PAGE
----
I’ve been falling down the YA hole for a while now. Recently it’s gotten worse. It all started when I saw the “Twilight” film. I have a thing for vampires, which I’ve explained here. But I only started reading it because I really liked the movie. I enjoyed reading the saga, it reminded me of my awkward teenage years, which is when I read lots of vampire books and wished for a boyfriend. I know there’s a lot of problems with the series, I’m not going to defend it. I’m not a “twihard,” I just enjoyed reading it. Now please let’s move on.
Then time passed and at first “Hunger Games” didn’t appeal to me because I thought like many that it was a rip off of “Battle Royale,” which I had seen and did not enjoy much. Then my dad said I should watch it and since he usually recommends good movies, I did. I was completely and utterly blown away. I think I got the book the next day.
The difference is that King wrote about boys, and Suzanne Collins wrote about a girl (and boys but mainly a girl). “Battle Royale” was also based on a book by Koushun Takami, published in 1999. So who ripped off who? Don’t know, don’t care. the point is “Hunger Games” brings girls to the fighting arena, so to speak.
This is what I think set my fangirl hormones in motion. Scott Mendelson wrote an interesting article in Forbes about how simplicity in marketing for a film can make or break a franchise. What I found most intriguing was his argument that “young-adult literary adaptations could well-be the female-skewing blockbuster alternative to the boy-centric superhero films that dominate multiplexes.” Of course, women should have their own superheroine movie, but even Wonder Woman can’t get a break in the silver screen (except in animated form, like on “Flash Point Paradox,” where she is both terrifying and amazing).
What ultimately drew me to read “Divergent” was not that it was “the next Hunger Games,” but that it was part of a world where I could geek out about. They were in Comic-Con, where sure even “Breaking Bad” was there, but somehow the world of fandom felt inviting. I’ve always been a little intimidated by comics for some reason although I’ve read a few (X-Men and American Vampire), but I prefer reading them in bulk. Trilogies and sagas are a little more my style. Of course, I do feel awkward when most of the fans are much younger than me. But I figured if my husband is not embarrassed when he pulls out his Superman wallet, why should I be embarrassed to wear my mockingjay necklace?
I had stopped reading fiction since college, and after that I think my world revolved around music and friends so much that I lost interest in reading. YA has reconnected me with my old love of reading.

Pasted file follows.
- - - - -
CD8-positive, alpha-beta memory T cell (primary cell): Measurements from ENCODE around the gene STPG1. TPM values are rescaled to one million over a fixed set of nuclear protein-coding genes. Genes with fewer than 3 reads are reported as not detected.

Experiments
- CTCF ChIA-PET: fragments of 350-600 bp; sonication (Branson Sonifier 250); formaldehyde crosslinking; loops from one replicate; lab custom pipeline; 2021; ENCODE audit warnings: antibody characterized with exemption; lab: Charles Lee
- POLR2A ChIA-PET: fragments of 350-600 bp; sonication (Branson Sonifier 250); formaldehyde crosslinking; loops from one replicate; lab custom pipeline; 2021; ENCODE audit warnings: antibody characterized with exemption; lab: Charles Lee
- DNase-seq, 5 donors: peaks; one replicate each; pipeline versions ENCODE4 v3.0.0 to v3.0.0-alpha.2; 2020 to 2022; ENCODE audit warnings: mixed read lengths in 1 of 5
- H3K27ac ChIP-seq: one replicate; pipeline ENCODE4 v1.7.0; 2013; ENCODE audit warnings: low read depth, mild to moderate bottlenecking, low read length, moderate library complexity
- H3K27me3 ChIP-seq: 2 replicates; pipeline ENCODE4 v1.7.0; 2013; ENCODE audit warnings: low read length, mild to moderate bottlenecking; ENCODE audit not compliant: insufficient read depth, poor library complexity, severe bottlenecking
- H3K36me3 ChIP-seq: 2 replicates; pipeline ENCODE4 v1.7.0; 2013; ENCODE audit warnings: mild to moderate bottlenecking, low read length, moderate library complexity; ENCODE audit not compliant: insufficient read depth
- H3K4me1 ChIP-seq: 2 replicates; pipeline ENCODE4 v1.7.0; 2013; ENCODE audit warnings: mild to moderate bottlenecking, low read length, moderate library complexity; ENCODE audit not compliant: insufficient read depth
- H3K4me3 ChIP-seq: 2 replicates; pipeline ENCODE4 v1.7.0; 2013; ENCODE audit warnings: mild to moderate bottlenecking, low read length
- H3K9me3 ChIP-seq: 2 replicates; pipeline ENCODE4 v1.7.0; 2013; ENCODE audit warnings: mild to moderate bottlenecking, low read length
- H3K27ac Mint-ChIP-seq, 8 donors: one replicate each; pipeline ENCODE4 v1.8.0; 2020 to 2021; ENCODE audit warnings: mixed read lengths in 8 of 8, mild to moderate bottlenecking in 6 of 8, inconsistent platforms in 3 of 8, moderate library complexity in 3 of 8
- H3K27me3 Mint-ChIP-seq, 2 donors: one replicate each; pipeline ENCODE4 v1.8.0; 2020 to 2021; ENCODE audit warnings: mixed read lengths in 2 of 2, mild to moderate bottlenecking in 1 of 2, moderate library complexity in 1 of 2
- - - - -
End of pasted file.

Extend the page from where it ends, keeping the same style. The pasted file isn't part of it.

I should mention that my reading level is higher in Spanish, because yes I know I’m too old to read and geek out so much on YA. Since English is my second language I’ve realized by reading a passage of Divergent in Spanish that it doesn’t grab me as much in my native language. I don’t think I would have finished the first book if I had read it in Spanish. In fact I remember I tried reading Harry Potter in Spanish and I couldn’t read more than the first page. Although it might have been the subject matter. Magic is just not my cup of tea. Dystopian and vampires are pretty much my areas of interest.
I just finished reading Delirium (the first and second book, Pandemonium) and I really liked it. The idea that love can be a disease is interesting. I certainly think it can be, when it becomes an obsession.
Which brings me to why I started writing this blog post at three in the morning while I should have been sleeping since I have to work tomorrow. Instead I’m obsessing about sappy lines and authoritarian governments.
I really really love the combination of decaying societies and midnight kisses. I loved reading “1984” and “Brave New World” in high school but romance wasn’t a big part of them. I didn’t really care for romantic scenes back then though. I was a much more intellectual person then, or so I thought. Maybe I’ve just gone soft over the years. They were both also from the male point of view, so I really like that there is so much speculative fiction out there now with “strong female characters” and so strong, in the case of Bella, for example. Either way, female characters are making their mark in dystopias and fantastic worlds and I could not be happier.
The only adult book I’ve read recently is “Truth in Advertising” by John Kenney which I enjoyed very much. So if anyone has a suggestion for non YA books that are kind of disenchanted with society but still searching for meaning and maybe being hopeful then please let me know. Or recommend more dystopian love, either way.